United States District Court, S.D. Illinois
MEMORANDUM AND ORDER
Herndon United States District Judge.
Keller (Petitioner), a federal inmate, filed a writ of habeas
corpus under 28 U.S.C. § 2241 (Doc. 1) to restore
good-conduct credit he lost after a disciplinary officer
found him guilty of fighting another inmate.
Facts and Procedural History
September 2011, Petitioner was charged with fighting another
inmate in violation of the Bureau of Prison's
disciplinary code. Keller v. Cross, 603 F. App'x
488, 489 (7th Cir. 2015). At the disciplinary hearing,
Petitioner denied fighting. Id. He contended he was
attacked but threw “no punches” at his assailant.
Id. Another inmate who witnessed the altercation
corroborated Petitioner's version of events. Id.
The hearing officer, however, gave more credit to two staff
members who testified they saw Petitioner “throwing
punches with closed fists.” Id. The hearing
officer noted Petitioner did not submit documentary evidence
and found him guilty of the charge. Id. Petitioner
received twenty-one days in segregation, a loss of fourteen
days of good-time credit, and a ninety-day loss of phone
appealed to the regional director, arguing the hearing
officer refused to view video and photos of the incident.
Id. According to Petitioner, the photos would prove
he did not fight back, because they showed his face was
injured, while the other inmate's face was not.
Id. The regional director did not address
Petitioner's argument and denied his appeal, concluding
the hearing officer's decision rested on sufficient
evidence. Id. at 489-90. Petitioner appealed the
denial to the central office, which also denied his appeal.
Id. at 490.
then filed a petition under § 2241 in this Court to
restore his good-conduct credit. Id. He argued
substantial evidence did not support the finding of guilt and
that the hearing officer did not review the photos or
surveillance video. Id. This Court dismissed the
petition on preliminary review, concluding it was meritless.
Id. Petitioner appealed to the Seventh Circuit.
appeal, the Seventh Circuit affirmed the dismissal of all but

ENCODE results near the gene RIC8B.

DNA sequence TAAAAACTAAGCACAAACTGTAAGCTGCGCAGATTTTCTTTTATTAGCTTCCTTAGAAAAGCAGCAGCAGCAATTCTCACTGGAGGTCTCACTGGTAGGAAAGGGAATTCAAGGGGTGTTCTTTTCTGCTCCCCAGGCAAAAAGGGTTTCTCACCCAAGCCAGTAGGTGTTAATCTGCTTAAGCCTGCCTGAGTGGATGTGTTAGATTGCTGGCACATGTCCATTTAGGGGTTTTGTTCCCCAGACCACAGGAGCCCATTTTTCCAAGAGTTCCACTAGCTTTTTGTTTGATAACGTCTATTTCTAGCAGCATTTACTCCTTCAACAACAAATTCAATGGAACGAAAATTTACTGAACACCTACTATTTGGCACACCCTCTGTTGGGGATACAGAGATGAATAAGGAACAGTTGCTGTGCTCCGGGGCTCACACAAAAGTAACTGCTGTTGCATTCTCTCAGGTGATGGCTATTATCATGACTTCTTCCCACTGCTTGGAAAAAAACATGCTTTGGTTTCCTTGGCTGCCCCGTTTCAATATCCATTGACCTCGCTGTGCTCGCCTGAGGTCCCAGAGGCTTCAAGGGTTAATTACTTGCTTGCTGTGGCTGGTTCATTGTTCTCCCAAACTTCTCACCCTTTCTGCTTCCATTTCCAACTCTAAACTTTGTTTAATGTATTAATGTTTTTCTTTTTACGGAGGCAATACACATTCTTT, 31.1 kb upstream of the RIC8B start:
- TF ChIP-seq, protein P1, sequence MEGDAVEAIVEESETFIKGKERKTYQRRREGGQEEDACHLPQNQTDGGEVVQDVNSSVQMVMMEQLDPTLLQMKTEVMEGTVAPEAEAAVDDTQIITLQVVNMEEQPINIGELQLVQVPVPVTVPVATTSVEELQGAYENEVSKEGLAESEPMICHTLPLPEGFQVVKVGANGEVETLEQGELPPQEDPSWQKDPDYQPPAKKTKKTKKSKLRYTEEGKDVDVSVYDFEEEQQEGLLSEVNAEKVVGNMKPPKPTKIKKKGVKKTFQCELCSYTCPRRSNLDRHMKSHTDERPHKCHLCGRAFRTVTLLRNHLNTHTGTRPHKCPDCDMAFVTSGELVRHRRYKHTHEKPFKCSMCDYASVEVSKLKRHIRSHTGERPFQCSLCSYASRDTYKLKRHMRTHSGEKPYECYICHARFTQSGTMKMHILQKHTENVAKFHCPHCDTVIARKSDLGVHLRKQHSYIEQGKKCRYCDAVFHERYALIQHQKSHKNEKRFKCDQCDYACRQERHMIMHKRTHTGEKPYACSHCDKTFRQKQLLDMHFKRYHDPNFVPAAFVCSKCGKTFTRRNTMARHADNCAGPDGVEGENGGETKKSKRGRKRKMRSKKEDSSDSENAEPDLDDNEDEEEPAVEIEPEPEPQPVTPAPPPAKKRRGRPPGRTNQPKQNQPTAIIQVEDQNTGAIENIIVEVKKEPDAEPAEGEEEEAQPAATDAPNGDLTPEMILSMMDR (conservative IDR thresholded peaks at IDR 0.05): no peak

one of Petitioner's arguments. Id. at 491. They
remanded Petitioner's case for this Court to determine:
(1) whether Petitioner timely requested a review of the
potentially exculpatory photos and, if so, (2) whether the
hearing officer ignored the request. Id. at 490.
Supreme Court has held that procedural due process extends to
inmates during disciplinary proceedings. Wolff v.
McDonnell, 418 U.S. 539, 563 (1974). At a minimum,
inmates must receive “advance written notice of the
claimed violation and a written statement of the factfinders
as to the evidence relied upon and the reasons for the
disciplinary action taken.” Id. In addition,
inmates “should be allowed to call witnesses and
present documentary evidence in [their] defense” when
it would not be “unduly hazardous to institutional
safety or correctional goals.” Id. at 566. The
Seventh Circuit has expounded that disciplinary officers
“may not arbitrarily refuse to consider exculpatory
evidence simply because other evidence in the record suggests
guilt.” Whitford v. Boglino, 63 F.3d 527, 536
(7th Cir. 1995). However, “inmates must request the
evidence before or at the hearing, since due process does not
require hearing officers to consider evidence that could have
been but was not presented at the hearing.” Keller
v. Cross, 603 F. App'x 488, 490 (7th Cir. 2015).
remand, Respondent refutes that Petitioner requested the
photos at his disciplinary hearing. Respondent, nonetheless,
asserts the hearing officer viewed the photos as part of the
incident report. (Doc. 24, pp. 4-5).
set forth an affidavit from James Pfeifer, the officer who
conducted Petitioner's disciplinary hearing. (Doc. 24,
Ex. 1). Mr. Pfeifer attested that he reviewed the incident
report before reaching his decision, which includes
photographs of both inmates involved in the fight. (Doc. 24,
Ex. 1, p. 2). Respondent attached the entire re-written
incident report, which contains photographs of Petitioner and
his alleged assailant. (Doc. 24, Ex 2, pp. 11-34). The
photographs are located at pages 15-17.
response, Petitioner maintains he requested the photographs
at his hearing. He further argues the photographs in the
report “are so darkened” that the Court cannot
confirm Petitioner injuries or the alleged aggressor's
unscathed face. (Doc. 28, pp. 10-11). Petitioner also asserts
the original incident report did not include the photographs,
but Mr. Pfeifer manipulated and fraudulently altered the
incident report to included references to the photographs for
this review. Id. at 15-16.
allegations against Mr. Pfeifer are entirely baseless. The
record indicates the photographs of Petitioner and his
supposed attacker were included in the re-written report Mr.
Pfeifer reviewed in determining Petitioner's guilt at the
disciplinary hearing. See Doc. 24, Ex. 2, pp. 11-34.
Additionally, Petitioner received the incident report prior
to his hearing (Doc. 1, p. 7) but did not object to the
quality of the photographs until he filed his reply to
Respondent's response to his § 2241 petition (Doc.
28). Finally, the “Discipline Hearing Officer
Report” that summarizes the hearing suggests Petitioner
did not request a review of the photographs at the hearing.
The report provides, “Documentary Evidence: The inmate
did not submit documentary evidence.” (Doc. 24, Ex. 2,
totality of the evidence weighs against Petitioner; it shows
the hearing officer considered the photographs at the
disciplinary hearing and, furthermore, Petitioner did not
object to the quality of the ...